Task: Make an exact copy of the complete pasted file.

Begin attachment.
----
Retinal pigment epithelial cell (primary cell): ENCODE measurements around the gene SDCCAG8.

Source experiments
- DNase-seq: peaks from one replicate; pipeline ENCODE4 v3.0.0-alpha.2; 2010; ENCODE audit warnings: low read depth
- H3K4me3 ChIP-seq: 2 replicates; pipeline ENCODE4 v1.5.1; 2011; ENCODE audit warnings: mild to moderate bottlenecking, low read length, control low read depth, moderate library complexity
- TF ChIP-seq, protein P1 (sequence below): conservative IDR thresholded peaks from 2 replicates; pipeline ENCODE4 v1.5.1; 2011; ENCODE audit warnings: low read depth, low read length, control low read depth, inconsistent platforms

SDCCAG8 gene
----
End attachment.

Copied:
Retinal pigment epithelial cell (primary cell): ENCODE measurements around the gene SDCCAG8.

Source experiments
- DNase-seq: peaks from one replicate; pipeline ENCODE4 v3.0.0-alpha.2; 2010; ENCODE audit warnings: low read depth
- H3K4me3 ChIP-seq: 2 replicates; pipeline ENCODE4 v1.5.1; 2011; ENCODE audit warnings: mild to moderate bottlenecking, low read length, control low read depth, moderate library complexity
- TF ChIP-seq, protein P1 (sequence below): conservative IDR thresholded peaks from 2 replicates; pipeline ENCODE4 v1.5.1; 2011; ENCODE audit warnings: low read depth, low read length, control low read depth, inconsistent platforms

SDCCAG8 gene